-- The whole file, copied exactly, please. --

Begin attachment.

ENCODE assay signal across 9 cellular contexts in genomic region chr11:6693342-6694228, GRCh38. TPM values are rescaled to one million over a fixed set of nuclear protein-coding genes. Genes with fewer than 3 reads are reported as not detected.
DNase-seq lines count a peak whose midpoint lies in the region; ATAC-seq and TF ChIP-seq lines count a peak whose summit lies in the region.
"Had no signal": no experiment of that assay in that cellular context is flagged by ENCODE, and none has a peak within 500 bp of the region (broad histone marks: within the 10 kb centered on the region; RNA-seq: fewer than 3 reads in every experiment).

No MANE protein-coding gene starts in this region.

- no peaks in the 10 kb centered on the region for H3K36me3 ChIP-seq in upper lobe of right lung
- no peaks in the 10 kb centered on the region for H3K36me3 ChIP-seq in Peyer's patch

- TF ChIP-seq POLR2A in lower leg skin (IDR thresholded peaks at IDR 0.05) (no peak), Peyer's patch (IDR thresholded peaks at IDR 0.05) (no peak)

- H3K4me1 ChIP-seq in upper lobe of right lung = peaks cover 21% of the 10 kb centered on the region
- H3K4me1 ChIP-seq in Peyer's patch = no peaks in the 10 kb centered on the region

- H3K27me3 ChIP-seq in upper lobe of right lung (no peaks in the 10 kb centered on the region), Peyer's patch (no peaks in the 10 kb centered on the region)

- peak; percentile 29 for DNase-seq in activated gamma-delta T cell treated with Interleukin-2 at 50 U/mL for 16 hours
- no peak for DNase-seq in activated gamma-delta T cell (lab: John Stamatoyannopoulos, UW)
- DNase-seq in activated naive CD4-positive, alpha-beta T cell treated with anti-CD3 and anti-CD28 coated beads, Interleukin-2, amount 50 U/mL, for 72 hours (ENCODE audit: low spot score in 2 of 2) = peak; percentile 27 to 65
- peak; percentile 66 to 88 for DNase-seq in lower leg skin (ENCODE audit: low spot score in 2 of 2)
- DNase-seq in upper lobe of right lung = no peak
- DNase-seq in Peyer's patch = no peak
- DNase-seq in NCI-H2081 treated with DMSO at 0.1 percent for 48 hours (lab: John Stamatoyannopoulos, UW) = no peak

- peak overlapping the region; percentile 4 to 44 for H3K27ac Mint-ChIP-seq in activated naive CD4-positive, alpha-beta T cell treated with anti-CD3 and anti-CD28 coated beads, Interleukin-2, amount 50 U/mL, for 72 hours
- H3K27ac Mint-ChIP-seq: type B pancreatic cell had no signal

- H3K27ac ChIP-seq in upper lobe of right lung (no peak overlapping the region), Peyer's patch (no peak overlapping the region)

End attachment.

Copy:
ENCODE assay signal across 9 cellular contexts in genomic region chr11:6693342-6694228, GRCh38. TPM values are rescaled to one million over a fixed set of nuclear protein-coding genes. Genes with fewer than 3 reads are reported as not detected.
DNase-seq lines count a peak whose midpoint lies in the region; ATAC-seq and TF ChIP-seq lines count a peak whose summit lies in the region.
"Had no signal": no experiment of that assay in that cellular context is flagged by ENCODE, and none has a peak within 500 bp of the region (broad histone marks: within the 10 kb centered on the region; RNA-seq: fewer than 3 reads in every experiment).

No MANE protein-coding gene starts in this region.

- no peaks in the 10 kb centered on the region for H3K36me3 ChIP-seq in upper lobe of right lung
- no peaks in the 10 kb centered on the region for H3K36me3 ChIP-seq in Peyer's patch

- TF ChIP-seq POLR2A in lower leg skin (IDR thresholded peaks at IDR 0.05) (no peak), Peyer's patch (IDR thresholded peaks at IDR 0.05) (no peak)

- H3K4me1 ChIP-seq in upper lobe of right lung = peaks cover 21% of the 10 kb centered on the region
- H3K4me1 ChIP-seq in Peyer's patch = no peaks in the 10 kb centered on the region

- H3K27me3 ChIP-seq in upper lobe of right lung (no peaks in the 10 kb centered on the region), Peyer's patch (no peaks in the 10 kb centered on the region)

- peak; percentile 29 for DNase-seq in activated gamma-delta T cell treated with Interleukin-2 at 50 U/mL for 16 hours
- no peak for DNase-seq in activated gamma-delta T cell (lab: John Stamatoyannopoulos, UW)
- DNase-seq in activated naive CD4-positive, alpha-beta T cell treated with anti-CD3 and anti-CD28 coated beads, Interleukin-2, amount 50 U/mL, for 72 hours (ENCODE audit: low spot score in 2 of 2) = peak; percentile 27 to 65
- peak; percentile 66 to 88 for DNase-seq in lower leg skin (ENCODE audit: low spot score in 2 of 2)
- DNase-seq in upper lobe of right lung = no peak
- DNase-seq in Peyer's patch = no peak
- DNase-seq in NCI-H2081 treated with DMSO at 0.1 percent for 48 hours (lab: John Stamatoyannopoulos, UW) = no peak

- peak overlapping the region; percentile 4 to 44 for H3K27ac Mint-ChIP-seq in activated naive CD4-positive, alpha-beta T cell treated with anti-CD3 and anti-CD28 coated beads, Interleukin-2, amount 50 U/mL, for 72 hours
- H3K27ac Mint-ChIP-seq: type B pancreatic cell had no signal

- H3K27ac ChIP-seq in upper lobe of right lung (no peak overlapping the region), Peyer's patch (no peak overlapping the region)